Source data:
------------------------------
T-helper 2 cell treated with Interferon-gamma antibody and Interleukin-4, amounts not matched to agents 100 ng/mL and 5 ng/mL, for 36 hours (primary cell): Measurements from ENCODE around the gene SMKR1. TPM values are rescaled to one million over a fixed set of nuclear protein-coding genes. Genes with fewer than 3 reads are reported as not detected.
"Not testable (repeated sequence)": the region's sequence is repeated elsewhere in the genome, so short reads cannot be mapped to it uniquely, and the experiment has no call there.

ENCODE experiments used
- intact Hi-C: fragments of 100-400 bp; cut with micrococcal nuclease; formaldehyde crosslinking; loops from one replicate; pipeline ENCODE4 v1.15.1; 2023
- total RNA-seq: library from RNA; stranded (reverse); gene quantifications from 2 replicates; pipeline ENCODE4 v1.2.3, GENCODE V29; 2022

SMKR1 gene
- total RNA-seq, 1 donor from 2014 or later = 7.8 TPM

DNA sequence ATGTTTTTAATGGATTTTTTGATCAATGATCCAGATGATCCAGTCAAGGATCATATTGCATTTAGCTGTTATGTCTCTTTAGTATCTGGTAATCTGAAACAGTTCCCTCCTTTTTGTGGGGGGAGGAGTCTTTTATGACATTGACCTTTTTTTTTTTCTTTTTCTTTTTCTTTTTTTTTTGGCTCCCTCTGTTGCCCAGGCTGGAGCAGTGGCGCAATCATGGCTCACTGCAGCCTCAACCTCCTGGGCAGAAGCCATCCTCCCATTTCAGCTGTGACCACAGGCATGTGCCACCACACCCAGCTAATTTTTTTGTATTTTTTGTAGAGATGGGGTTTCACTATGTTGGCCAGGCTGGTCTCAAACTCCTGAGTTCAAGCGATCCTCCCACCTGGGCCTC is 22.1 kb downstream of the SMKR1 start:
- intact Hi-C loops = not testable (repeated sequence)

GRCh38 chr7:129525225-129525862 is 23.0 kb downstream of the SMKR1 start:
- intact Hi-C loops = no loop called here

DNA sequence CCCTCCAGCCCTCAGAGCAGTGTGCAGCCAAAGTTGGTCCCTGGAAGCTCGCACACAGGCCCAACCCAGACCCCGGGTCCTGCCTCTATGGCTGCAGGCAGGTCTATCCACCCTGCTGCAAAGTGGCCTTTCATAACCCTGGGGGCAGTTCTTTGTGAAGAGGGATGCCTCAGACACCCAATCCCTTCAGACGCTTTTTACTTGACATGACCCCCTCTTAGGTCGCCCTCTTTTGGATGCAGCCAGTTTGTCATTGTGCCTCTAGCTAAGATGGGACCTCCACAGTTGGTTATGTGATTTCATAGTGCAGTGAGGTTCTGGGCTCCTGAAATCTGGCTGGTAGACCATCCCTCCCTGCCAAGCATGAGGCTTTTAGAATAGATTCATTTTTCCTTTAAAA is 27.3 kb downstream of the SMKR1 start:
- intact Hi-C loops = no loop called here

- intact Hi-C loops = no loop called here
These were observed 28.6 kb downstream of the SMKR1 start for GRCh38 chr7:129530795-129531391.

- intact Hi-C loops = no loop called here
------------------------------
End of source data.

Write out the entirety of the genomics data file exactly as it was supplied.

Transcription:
T-helper 2 cell treated with Interferon-gamma antibody and Interleukin-4, amounts not matched to agents 100 ng/mL and 5 ng/mL, for 36 hours (primary cell): Measurements from ENCODE around the gene SMKR1. TPM values are rescaled to one million over a fixed set of nuclear protein-coding genes. Genes with fewer than 3 reads are reported as not detected.
"Not testable (repeated sequence)": the region's sequence is repeated elsewhere in the genome, so short reads cannot be mapped to it uniquely, and the experiment has no call there.

ENCODE experiments used
- intact Hi-C: fragments of 100-400 bp; cut with micrococcal nuclease; formaldehyde crosslinking; loops from one replicate; pipeline ENCODE4 v1.15.1; 2023
- total RNA-seq: library from RNA; stranded (reverse); gene quantifications from 2 replicates; pipeline ENCODE4 v1.2.3, GENCODE V29; 2022

SMKR1 gene
- total RNA-seq, 1 donor from 2014 or later = 7.8 TPM

DNA sequence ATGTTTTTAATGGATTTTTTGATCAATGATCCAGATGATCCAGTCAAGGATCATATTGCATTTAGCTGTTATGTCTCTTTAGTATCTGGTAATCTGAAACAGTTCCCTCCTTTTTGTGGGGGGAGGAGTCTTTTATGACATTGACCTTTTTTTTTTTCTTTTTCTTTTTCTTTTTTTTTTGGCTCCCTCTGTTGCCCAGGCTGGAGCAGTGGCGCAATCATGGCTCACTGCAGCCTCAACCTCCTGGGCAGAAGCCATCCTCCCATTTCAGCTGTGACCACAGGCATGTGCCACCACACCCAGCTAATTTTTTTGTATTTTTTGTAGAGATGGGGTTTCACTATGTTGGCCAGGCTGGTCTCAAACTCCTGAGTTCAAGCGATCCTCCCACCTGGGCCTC is 22.1 kb downstream of the SMKR1 start:
- intact Hi-C loops = not testable (repeated sequence)

GRCh38 chr7:129525225-129525862 is 23.0 kb downstream of the SMKR1 start:
- intact Hi-C loops = no loop called here

DNA sequence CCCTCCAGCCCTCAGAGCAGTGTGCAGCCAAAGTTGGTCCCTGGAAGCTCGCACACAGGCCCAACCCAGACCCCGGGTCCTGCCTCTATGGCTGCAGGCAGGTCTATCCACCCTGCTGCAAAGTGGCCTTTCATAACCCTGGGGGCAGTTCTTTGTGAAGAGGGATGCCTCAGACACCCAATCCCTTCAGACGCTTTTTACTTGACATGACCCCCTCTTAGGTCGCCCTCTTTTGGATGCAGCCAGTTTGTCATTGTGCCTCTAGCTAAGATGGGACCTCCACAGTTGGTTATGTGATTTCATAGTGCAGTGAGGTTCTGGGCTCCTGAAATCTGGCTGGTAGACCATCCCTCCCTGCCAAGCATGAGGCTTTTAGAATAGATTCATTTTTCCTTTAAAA is 27.3 kb downstream of the SMKR1 start:
- intact Hi-C loops = no loop called here

- intact Hi-C loops = no loop called here
These were observed 28.6 kb downstream of the SMKR1 start for GRCh38 chr7:129530795-129531391.

- intact Hi-C loops = no loop called here